This past weekend, at the Nashville Earth Day Festival I had the opportunity to hang around one of Nashville’s incredible biodynamic farmers: David Daily of Real Food Farms in Franklin, TN. First, off let me just say that David is hilarious and someone you just have to meet if you get the chance. During the festival, he would keep meeting people by saying, “Have you ever met a farmer before?” and stick out his hand, and then follow up with “Well, now you have” with a rolling laugh and proceed to discuss the practices of his farm and what he was all about. What he is all about is bio-dynamic farming.
Bio-dynamic Farming goes beyond organic. It’s not regulated by the USDA, and is somewhat of an intuitive process that requires a real connection to the land. At it’s core, it is about the soil.
“Farmers using his method also use nine homeopathic preparations to treat compost, soil, and plants. They also follow the rhythms of nature and the cosmos for tasks like seeding, and other on-farm rituals. Throw into the mix the fact that biodynamic farmers think in terms of processes and forces, as opposed to substances, and you have a whole new way of looking at agriculture.” (Source) Developed by Rudolf Steiner in 1924, bio-dynamic agriculture is a holistic system that treats the farm as an organism. The goal is a closed loop, where no inputs are brought on to the farm. Soil fertility is built through cover crops and on farm animal manure.
Biodynamic farming is considered one of the most sustainable methods of agriculture out there. “Central features of biodynamic agriculture include crop diversification, the avoidance of chemical soil treatments, decentralized production and distribution, and the consideration of celestial and terrestrial influences on biological organisms. A farm is conceived of as a holistic, self-contained entity, within which soil, crops, animals, and the farmers are interdependent parts. Important features include the use of livestock manures to sustain plant growth (recycling of nutrients), maintenance and improvement of soil quality, and the health and well being of crops and animals. Cover crops, green manures and crop rotations are used extensively and the farms foster bio-diversity.” (source)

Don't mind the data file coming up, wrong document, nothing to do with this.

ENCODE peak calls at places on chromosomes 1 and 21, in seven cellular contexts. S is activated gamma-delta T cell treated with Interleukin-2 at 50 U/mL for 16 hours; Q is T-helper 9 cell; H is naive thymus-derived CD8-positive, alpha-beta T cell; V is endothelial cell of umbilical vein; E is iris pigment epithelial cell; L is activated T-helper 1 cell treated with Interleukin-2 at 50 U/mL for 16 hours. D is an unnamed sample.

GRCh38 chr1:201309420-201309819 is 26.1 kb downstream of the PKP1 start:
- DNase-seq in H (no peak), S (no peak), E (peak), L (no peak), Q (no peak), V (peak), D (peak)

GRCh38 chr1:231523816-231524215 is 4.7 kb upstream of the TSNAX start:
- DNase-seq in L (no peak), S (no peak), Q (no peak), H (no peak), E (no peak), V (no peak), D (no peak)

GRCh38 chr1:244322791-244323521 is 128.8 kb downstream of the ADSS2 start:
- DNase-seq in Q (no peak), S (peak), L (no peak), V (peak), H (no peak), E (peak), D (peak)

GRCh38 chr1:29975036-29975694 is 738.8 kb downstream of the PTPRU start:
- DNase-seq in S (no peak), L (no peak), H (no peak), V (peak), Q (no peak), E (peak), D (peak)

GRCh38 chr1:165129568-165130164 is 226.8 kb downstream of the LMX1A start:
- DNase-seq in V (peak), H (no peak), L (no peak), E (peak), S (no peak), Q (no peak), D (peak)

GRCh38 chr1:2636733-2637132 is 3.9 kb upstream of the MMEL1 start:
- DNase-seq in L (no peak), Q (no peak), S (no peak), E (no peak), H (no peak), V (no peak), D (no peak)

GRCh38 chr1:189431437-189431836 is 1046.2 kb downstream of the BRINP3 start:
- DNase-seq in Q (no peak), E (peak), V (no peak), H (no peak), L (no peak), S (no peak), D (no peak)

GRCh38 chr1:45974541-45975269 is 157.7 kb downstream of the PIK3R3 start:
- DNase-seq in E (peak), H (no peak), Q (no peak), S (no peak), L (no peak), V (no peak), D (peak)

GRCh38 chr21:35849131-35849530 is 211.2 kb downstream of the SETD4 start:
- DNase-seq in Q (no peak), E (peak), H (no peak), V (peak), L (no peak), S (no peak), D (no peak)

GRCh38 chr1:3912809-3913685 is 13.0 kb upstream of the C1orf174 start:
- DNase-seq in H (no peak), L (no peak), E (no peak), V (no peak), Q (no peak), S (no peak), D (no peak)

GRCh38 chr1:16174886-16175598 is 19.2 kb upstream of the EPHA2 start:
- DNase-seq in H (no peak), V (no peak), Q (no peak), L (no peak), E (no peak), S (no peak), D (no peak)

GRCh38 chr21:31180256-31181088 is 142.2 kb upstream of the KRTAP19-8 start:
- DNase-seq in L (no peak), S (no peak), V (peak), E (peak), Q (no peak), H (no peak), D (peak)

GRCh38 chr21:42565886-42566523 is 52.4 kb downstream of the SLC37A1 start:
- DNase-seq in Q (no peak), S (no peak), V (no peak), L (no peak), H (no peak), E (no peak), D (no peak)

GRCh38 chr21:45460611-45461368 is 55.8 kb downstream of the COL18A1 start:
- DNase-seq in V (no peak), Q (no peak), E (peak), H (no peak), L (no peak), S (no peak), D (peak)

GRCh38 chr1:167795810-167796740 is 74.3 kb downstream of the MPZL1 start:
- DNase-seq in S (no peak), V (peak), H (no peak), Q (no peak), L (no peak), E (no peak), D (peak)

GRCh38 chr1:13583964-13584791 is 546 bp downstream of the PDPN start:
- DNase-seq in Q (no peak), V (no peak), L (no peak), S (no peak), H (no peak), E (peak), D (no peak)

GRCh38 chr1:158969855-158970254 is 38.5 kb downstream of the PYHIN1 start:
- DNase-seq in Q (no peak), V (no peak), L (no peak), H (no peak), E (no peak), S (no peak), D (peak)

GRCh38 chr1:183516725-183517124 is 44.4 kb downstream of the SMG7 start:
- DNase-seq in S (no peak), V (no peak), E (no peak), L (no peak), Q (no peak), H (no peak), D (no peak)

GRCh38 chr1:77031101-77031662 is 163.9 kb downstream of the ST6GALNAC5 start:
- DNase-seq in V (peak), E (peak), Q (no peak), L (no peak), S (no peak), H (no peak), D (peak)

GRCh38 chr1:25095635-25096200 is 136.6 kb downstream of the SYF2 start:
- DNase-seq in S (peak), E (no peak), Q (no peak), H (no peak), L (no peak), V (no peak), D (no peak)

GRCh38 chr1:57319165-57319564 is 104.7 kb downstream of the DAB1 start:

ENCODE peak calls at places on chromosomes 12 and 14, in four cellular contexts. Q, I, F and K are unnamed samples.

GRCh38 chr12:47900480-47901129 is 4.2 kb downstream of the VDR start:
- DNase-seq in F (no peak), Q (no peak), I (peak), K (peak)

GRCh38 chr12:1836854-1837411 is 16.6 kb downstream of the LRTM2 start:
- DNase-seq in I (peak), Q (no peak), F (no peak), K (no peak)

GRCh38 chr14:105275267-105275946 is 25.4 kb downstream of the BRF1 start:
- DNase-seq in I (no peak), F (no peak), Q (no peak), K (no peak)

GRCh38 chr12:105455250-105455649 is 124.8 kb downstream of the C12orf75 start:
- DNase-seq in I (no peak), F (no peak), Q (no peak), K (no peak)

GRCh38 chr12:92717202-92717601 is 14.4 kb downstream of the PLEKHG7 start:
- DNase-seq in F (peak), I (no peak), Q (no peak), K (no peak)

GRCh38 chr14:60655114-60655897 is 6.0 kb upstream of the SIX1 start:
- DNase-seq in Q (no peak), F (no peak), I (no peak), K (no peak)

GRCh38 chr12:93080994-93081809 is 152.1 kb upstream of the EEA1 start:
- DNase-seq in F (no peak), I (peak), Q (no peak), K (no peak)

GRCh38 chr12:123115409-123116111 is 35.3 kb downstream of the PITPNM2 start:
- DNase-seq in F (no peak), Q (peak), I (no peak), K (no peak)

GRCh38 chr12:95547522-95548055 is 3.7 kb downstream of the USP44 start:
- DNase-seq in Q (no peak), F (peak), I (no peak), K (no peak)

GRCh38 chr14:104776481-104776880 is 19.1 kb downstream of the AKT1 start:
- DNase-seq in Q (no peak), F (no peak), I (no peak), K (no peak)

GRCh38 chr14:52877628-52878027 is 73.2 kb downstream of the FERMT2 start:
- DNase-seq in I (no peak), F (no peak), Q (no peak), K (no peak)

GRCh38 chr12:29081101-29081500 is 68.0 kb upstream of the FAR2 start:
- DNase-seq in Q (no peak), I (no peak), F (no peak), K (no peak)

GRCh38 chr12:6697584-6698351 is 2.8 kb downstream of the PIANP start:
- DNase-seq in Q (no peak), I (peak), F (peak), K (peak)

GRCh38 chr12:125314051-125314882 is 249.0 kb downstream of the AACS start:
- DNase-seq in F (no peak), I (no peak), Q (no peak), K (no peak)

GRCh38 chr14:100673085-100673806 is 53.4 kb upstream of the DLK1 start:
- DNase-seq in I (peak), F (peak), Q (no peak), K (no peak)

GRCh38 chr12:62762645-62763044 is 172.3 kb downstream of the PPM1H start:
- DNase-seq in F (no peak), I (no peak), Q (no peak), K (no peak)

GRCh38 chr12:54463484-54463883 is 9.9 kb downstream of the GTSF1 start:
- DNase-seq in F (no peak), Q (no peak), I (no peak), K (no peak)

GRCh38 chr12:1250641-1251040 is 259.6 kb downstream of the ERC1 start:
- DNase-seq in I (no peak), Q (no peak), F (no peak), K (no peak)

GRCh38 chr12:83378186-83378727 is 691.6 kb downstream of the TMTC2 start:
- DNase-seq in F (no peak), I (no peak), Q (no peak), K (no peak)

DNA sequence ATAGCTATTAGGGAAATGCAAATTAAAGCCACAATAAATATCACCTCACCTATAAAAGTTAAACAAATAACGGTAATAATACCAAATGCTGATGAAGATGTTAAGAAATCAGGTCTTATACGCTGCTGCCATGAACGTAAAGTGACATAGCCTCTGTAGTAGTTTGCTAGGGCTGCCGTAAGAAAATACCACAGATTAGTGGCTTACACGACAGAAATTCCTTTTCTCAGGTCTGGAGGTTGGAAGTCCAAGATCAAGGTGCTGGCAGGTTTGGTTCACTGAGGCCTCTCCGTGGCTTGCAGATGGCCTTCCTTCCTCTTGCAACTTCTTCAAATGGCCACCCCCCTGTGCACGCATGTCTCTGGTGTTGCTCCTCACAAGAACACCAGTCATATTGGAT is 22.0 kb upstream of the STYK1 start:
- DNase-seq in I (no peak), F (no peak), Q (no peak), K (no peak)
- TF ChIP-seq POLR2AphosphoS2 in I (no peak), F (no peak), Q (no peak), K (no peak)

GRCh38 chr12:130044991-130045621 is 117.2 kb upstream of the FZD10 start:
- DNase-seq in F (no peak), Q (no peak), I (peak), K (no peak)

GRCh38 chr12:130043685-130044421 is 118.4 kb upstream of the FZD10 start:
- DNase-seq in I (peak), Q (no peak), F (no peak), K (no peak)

If you are a fan of organic foods but want to get more in touch with the earth and a holistic approach to food, look no further than bio-dynamic practices. The more I learn, the more I realize how important this is to our soil’s health and ultimately my health and the methods and benefits of bio-dyamic farming can’t be ignored. These farmers are a game changer to our food system. I encourage you to do some research and seek out a bio-dynamic farmer near you.